With a possible recession on the horizon and a wave of high-profile layoff announcements, many real estate professionals were concerned with the idea that job gains in the sector would tumble. Fortunately, the rate of new real estate hires has merely slowed instead of stopped completely.
The latest jobs report released last month shows that, despite the Federal Reserve tightening monetary policy in a bid to combat excessive price inflation, non-farm payrolls in the United States saw an increase of 372,000 jobs. Real estate firms in the financial sector (a category that includes brokerages) added 3,700 positions in June on a seasonally adjusted basis. That represents a decrease from prior months when businesses created 6,100 and 7,400 real estate jobs, respectively. Nonetheless, that number represents a healthy level that keeps up with the overall speed of the economy amid an unexpectedly robust month for job growth.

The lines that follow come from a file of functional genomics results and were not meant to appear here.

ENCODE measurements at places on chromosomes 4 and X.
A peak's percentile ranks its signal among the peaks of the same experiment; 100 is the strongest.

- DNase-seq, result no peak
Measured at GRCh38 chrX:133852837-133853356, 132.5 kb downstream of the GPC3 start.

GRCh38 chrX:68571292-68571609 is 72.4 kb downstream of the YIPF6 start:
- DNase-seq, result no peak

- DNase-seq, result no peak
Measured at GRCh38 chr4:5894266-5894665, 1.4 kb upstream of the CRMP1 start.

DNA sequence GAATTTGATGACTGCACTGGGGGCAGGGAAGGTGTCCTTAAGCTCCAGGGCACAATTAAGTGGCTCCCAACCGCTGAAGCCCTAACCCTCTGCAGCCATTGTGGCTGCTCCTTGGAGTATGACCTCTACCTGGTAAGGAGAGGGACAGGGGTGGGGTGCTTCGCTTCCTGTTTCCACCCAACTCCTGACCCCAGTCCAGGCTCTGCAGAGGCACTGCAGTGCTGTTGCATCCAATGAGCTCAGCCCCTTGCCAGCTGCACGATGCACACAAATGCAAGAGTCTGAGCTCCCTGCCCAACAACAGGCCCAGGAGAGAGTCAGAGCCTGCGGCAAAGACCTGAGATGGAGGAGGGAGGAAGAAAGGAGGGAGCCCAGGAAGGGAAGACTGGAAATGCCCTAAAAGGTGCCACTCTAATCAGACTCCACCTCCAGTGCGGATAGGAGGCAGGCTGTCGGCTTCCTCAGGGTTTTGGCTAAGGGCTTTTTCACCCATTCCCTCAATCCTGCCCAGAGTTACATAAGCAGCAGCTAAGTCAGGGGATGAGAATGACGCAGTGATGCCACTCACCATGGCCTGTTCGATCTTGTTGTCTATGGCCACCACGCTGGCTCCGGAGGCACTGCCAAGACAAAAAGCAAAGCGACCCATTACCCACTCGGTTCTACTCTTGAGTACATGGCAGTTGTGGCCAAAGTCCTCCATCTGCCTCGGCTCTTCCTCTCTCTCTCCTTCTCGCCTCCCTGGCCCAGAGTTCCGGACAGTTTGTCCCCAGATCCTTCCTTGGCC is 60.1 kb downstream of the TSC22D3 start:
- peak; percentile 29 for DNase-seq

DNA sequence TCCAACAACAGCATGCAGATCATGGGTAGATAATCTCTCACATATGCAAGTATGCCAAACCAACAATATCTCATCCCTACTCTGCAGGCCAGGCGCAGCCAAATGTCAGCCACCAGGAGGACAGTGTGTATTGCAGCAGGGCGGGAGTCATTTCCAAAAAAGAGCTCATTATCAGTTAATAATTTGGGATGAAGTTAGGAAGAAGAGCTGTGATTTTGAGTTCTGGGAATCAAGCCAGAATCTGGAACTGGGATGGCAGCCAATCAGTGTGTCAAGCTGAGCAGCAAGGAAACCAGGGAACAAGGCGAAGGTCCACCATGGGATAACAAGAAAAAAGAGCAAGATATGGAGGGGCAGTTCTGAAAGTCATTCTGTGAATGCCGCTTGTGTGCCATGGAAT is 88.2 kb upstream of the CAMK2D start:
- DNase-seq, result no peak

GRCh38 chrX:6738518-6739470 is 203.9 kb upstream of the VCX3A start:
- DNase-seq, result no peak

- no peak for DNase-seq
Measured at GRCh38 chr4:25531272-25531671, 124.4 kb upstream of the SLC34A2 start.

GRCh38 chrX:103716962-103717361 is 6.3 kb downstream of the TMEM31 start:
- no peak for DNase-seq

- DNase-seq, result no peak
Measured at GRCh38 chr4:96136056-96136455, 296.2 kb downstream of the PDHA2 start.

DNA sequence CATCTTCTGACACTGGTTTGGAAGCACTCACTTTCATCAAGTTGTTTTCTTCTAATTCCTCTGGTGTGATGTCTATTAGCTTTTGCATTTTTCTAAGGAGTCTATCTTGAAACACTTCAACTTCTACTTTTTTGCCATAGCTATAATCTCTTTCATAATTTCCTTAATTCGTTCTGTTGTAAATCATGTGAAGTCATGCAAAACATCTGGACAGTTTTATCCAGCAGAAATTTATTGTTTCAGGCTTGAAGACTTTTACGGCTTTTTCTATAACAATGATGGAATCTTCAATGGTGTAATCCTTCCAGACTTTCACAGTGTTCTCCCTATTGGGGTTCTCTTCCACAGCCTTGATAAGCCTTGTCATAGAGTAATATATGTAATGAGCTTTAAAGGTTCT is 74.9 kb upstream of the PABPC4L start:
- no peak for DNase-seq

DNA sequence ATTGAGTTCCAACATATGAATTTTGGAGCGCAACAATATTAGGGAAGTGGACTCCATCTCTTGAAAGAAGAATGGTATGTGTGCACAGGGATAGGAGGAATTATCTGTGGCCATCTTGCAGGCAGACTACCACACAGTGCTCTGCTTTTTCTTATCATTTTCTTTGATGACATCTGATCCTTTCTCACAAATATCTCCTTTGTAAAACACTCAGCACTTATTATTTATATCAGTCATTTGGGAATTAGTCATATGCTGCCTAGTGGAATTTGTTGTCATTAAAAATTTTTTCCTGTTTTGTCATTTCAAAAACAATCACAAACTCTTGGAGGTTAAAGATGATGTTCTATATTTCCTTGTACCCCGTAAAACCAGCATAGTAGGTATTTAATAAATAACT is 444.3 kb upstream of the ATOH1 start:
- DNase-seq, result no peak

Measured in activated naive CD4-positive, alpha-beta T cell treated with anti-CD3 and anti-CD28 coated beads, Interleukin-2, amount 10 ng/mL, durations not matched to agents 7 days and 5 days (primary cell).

But the good news does not extend to other sectors that touch real estate. On a seasonally adjusted basis, more than 4,000 jobs were lost between homebuilders and residential trade contractors from May to June. About 0.1 percent of all residential construction jobs are affected by this relatively minor decline, but yet marks a significant change from the robust hiring figures of prior months. This news may support the idea that the real estate industry might fair well through a downturn, but if investors place more emphasis on interest rates (which are likely rise at least once more this year), the sector could start to see more layoffs and less hiring.